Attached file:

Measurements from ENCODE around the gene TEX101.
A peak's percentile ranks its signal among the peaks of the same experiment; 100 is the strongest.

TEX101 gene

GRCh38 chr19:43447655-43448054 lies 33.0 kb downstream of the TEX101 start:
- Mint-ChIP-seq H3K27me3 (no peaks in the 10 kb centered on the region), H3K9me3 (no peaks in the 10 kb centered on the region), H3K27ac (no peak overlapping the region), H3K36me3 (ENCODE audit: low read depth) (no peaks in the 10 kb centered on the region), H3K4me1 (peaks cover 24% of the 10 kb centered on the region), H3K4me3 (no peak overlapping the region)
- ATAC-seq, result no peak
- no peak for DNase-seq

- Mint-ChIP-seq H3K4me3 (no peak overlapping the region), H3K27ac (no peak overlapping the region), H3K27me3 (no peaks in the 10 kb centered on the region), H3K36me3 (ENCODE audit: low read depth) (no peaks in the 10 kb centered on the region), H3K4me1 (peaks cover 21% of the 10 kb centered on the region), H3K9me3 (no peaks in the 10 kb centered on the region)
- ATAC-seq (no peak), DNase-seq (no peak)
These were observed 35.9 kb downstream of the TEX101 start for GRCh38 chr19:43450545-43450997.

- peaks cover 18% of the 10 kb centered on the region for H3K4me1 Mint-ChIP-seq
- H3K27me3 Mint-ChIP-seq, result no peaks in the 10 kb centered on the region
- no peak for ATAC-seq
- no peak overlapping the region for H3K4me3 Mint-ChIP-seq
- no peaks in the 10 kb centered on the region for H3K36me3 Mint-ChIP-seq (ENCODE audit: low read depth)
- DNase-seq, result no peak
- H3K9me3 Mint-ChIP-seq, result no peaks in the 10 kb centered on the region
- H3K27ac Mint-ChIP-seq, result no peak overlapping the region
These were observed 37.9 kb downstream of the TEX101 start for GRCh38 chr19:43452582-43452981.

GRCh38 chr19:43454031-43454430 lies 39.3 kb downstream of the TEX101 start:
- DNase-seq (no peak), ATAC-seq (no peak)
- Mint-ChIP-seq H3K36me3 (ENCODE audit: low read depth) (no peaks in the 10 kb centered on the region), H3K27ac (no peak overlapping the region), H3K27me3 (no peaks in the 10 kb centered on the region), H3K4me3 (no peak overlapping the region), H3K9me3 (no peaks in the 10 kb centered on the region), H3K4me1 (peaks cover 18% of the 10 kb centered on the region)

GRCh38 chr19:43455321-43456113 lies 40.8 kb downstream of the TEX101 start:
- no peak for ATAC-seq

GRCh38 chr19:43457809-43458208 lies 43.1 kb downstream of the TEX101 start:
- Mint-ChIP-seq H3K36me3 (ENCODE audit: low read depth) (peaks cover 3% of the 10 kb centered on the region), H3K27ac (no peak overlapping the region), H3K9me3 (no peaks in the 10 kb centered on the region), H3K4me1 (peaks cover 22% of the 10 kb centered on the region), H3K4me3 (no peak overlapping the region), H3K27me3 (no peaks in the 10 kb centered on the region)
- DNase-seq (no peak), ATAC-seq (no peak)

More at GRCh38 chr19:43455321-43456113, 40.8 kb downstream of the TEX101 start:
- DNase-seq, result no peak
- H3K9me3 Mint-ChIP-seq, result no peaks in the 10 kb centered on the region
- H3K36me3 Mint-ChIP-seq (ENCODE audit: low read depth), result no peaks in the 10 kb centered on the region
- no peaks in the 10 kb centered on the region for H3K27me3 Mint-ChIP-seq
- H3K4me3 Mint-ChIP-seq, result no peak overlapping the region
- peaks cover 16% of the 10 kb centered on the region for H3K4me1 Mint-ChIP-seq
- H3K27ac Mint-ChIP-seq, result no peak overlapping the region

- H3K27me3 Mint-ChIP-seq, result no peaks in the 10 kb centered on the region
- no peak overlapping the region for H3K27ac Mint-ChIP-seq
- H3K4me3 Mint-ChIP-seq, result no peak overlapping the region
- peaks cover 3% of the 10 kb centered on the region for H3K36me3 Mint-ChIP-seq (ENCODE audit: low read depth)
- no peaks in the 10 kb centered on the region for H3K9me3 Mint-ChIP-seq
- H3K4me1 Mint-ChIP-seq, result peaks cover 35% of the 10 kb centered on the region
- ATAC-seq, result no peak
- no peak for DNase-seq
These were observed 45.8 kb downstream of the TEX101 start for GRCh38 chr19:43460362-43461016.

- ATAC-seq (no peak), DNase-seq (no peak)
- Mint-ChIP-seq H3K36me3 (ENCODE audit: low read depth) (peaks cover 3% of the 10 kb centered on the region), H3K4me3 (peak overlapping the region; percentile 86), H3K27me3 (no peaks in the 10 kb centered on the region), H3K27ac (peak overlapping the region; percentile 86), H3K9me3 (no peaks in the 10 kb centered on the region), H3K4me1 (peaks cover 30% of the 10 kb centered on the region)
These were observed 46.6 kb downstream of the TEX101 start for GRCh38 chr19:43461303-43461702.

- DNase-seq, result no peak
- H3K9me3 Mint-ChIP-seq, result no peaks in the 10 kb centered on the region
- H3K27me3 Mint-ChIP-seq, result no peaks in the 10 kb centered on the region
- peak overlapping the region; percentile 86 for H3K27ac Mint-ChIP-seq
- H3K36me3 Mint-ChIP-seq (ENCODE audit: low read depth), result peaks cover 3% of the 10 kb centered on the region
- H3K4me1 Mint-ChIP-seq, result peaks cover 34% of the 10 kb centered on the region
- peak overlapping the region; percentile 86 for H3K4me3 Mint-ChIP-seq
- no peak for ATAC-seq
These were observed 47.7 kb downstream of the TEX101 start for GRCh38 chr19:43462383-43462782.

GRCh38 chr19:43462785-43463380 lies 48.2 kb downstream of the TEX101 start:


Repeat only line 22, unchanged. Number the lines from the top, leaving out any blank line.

- Mint-ChIP-seq H3K36me3 (ENCODE audit: low read depth) (no peaks in the 10 kb centered on the region), H3K27ac (no peak overlapping the region), H3K27me3 (no peaks in the 10 kb centered on the region), H3K4me3 (no peak overlapping the region), H3K9me3 (no peaks in the 10 kb centered on the region), H3K4me1 (peaks cover 18% of the 10 kb centered on the region)